¿ Atrix Laboratories Inc., of Fort Collins, Colo., signed an agreement with Human Genome Sciences Inc., of Rockville, Md., to develop a sustained-released formulation of an HGS protein with Atrix¿s Atrigel Depot drug delivery system. HGS will provide funding and the work will be performed at Atrix¿s facility. Financial details were not disclosed.

¿ Cereon Genomics LLC, of Cambridge, Mass., a Monsanto Co. subsidiary, and a research team at the University of Richmond in Virginia, released the genome sequence for Agrobacterium tumefaciens, a bacterium that can naturally transfer DNA to plant cells. The availability of this genome sequence can help to improve the process of producing new crop varieties through biotechnology, the company said.

¿ Cytoclonal Pharmaceutics Inc., of Dallas, said it received payments totaling more than $600,000 from Bristol-Myers Squibb Co., of New York, for its work on Taxol-related projects. It received the first part of the payment several weeks ago, and the second part ¿ about $500,000 ¿ last week. Cytoclonal focuses on the development of therapeutic products for the treatment and prevention of cancer and infectious diseases.

¿ Entelos Inc., of Menlo Park, Calif., and Compaq Computer Corp., of Houston, formed a three-year agreement that will provide technology to support new drug development and disease research. Entelos will use Compaq¿s AlphaServer running the Tru64 UNIX and Compaq ProLiant servers running Linux as the computational platforms for its high-throughput PhysioLab systems. Financial terms were not disclosed.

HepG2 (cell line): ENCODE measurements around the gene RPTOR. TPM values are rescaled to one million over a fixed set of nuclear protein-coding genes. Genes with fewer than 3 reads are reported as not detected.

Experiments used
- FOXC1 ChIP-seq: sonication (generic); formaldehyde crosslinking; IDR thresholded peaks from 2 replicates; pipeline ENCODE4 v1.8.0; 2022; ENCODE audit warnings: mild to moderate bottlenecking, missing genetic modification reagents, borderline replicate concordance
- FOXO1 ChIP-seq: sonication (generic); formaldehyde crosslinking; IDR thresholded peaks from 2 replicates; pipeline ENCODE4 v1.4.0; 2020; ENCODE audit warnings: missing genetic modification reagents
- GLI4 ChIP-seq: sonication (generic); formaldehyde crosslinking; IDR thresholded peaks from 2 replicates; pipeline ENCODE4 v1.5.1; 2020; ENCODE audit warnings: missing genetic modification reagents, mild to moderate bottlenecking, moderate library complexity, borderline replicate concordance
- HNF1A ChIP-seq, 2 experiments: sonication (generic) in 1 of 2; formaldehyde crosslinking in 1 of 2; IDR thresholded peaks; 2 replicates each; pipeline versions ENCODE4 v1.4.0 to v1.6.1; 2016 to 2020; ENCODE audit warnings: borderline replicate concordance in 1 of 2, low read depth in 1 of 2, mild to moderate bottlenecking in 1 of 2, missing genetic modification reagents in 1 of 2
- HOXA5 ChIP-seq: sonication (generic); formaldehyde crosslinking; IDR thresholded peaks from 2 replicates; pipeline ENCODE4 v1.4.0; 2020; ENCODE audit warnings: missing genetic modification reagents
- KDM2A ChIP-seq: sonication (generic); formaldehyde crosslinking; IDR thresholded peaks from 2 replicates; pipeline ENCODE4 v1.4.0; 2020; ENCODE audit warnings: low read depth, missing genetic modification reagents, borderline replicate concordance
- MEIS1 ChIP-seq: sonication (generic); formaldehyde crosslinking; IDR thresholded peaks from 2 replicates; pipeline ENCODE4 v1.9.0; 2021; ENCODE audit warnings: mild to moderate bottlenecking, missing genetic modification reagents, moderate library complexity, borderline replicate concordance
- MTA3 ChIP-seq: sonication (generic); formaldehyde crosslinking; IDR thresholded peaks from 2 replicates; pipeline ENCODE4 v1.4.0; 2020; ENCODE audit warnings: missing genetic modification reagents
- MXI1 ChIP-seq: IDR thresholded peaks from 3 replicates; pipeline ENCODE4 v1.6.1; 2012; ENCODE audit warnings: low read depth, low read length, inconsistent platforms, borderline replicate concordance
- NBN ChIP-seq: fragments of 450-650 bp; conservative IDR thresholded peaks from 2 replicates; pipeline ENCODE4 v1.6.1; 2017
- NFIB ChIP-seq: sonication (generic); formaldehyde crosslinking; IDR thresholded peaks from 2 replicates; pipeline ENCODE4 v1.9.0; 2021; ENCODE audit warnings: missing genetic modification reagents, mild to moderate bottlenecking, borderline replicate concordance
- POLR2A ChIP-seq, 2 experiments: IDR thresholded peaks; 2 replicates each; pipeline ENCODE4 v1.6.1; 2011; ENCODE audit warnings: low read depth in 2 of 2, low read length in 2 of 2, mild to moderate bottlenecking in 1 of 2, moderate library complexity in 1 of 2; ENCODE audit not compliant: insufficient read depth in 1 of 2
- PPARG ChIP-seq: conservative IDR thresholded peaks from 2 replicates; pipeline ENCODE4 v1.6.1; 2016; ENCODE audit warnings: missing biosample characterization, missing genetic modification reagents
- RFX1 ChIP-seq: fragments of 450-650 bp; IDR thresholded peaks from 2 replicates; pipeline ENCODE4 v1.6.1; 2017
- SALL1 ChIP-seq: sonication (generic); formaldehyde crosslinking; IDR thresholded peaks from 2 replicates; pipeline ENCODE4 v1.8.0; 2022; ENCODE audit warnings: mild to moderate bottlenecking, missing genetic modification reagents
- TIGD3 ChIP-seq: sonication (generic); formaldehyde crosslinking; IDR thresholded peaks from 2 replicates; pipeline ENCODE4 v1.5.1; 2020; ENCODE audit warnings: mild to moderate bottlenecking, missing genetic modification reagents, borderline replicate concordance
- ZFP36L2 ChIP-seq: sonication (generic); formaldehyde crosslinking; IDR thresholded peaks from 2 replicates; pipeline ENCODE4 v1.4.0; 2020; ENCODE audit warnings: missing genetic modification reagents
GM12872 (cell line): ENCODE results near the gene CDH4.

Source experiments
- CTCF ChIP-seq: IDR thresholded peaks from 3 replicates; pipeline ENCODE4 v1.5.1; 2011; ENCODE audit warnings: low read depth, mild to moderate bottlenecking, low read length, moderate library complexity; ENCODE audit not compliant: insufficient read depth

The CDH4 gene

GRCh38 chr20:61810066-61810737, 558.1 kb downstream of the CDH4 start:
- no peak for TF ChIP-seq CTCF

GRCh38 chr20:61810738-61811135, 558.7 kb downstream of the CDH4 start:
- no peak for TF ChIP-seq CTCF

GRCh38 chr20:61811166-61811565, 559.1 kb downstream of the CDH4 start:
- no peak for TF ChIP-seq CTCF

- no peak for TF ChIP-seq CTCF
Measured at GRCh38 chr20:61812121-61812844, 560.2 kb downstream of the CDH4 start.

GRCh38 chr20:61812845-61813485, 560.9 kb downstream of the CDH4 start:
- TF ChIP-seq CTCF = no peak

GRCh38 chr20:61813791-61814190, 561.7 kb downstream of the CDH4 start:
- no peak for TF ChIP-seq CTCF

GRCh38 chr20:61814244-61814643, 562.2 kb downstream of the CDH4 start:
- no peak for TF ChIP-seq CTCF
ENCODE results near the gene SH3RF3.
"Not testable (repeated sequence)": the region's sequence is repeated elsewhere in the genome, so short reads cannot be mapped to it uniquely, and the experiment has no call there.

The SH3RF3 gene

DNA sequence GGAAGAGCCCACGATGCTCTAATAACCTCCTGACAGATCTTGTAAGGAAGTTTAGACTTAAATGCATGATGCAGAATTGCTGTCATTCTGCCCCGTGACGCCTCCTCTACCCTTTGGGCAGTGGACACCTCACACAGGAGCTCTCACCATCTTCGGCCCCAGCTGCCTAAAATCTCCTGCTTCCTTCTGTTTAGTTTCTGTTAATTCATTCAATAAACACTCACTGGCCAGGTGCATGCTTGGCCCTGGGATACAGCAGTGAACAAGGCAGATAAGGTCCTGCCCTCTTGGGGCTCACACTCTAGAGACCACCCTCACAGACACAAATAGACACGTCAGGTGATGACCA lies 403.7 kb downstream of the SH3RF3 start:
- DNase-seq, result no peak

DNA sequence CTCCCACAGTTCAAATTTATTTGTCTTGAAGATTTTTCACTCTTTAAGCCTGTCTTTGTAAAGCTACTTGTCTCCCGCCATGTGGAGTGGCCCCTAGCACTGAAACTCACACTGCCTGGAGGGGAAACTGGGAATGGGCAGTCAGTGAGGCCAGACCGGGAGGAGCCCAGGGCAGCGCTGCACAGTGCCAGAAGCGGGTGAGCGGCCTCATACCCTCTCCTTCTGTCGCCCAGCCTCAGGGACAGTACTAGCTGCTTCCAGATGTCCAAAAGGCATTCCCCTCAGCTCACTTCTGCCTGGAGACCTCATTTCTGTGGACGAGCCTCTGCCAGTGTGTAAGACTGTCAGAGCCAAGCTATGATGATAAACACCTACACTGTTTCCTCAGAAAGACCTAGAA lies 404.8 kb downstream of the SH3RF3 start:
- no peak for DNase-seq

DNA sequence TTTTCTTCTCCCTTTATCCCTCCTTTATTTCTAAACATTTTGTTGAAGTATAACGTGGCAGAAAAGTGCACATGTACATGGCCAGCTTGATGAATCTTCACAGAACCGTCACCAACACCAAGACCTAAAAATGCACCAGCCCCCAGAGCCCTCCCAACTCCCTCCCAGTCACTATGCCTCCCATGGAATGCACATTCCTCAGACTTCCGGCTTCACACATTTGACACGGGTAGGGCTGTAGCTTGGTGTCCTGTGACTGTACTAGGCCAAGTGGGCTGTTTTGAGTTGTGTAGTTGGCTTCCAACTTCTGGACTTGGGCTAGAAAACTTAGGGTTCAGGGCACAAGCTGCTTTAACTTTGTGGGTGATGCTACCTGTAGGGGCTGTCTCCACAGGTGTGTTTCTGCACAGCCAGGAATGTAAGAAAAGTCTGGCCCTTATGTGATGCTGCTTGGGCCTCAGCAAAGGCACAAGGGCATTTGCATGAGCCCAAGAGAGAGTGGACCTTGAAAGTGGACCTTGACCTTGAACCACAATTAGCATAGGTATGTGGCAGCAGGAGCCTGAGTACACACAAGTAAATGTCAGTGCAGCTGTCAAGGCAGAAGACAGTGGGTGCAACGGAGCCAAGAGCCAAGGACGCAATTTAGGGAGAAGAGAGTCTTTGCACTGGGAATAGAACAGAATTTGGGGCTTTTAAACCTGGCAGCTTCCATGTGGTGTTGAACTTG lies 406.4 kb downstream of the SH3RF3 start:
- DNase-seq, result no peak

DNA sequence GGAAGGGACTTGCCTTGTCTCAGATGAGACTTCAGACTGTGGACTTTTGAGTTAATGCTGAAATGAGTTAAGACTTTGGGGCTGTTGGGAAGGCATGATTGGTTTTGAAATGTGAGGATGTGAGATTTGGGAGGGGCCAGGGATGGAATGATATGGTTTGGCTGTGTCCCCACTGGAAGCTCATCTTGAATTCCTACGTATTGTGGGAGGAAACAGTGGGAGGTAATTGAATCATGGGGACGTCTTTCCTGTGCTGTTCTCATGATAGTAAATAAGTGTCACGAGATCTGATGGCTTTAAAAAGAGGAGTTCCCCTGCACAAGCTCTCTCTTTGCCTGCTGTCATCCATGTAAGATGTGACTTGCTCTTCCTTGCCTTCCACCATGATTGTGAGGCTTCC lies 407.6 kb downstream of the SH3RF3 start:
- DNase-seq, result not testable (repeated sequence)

¿ EntreMed Inc., of Rockville, Md., said Endostatin and Panzem received orphan drug status from the FDA. Endostatin, a protein drug candidate, and Panzem, an orally available small-molecule drug candidate, are anti-angiogenesis agents that inhibit the abnormal blood vessel growth associated with cancer and other diseases. EntreMed received orphan drug status for Endostatin in neuroendocrine tumors and for Panzem in multiple myeloma. A focused Phase II study is planned for Endostatin later this year. Panzem currently is in Phase II studies for multiple myeloma.

¿ Genzyme General, a division of Genzyme Corp., of Cambridge, Mass., received approval to market Renagel in Brazil. The company said it expects to obtain reimbursement authorization for Renagel and launch the product by year¿s end, with a 10- to 20-person dedicated sales and marketing organization. Renagel is a phosphate binder for patients with end-stage renal disease on dialysis. The FDA approved Renagel in the U.S. in 1998. (See BioWorld Today, Nov. 3, 1998.)

¿ Immunex Corp., of Seattle, said it plans to begin construction of a new manufacturing plant in West Greenwich, R.I. The new facility will comprise the largest cell culture manufacturing center in the world, the company said.

¿ Incyte Genomics Inc., of Palo Alto, Calif., will introduce its LifeSeq Foundation at the Drug Discovery Technology 2001 Conference in Boston. According the company, LifeSeq Foundation contains the most comprehensive and accurate database of potential drug and therapeutic targets, annotated by the company¿s functional information and research tools. The system also will include RNA expression data, genetic data in the form of single nucleotide polymorphisms and comparative sequence information that will yield homologues with rats and mice.

¿ Lexicon Genetics Inc., of The Woodlands, Texas, granted GlaxoSmithKline plc, of London, a multi-year, nonexclusive sublicense to use its patented gene-targeting programs for GSK¿s internal research programs. Lexicon will receive a one-time, up-front technology and license fee from GSK. Financial terms were not disclosed.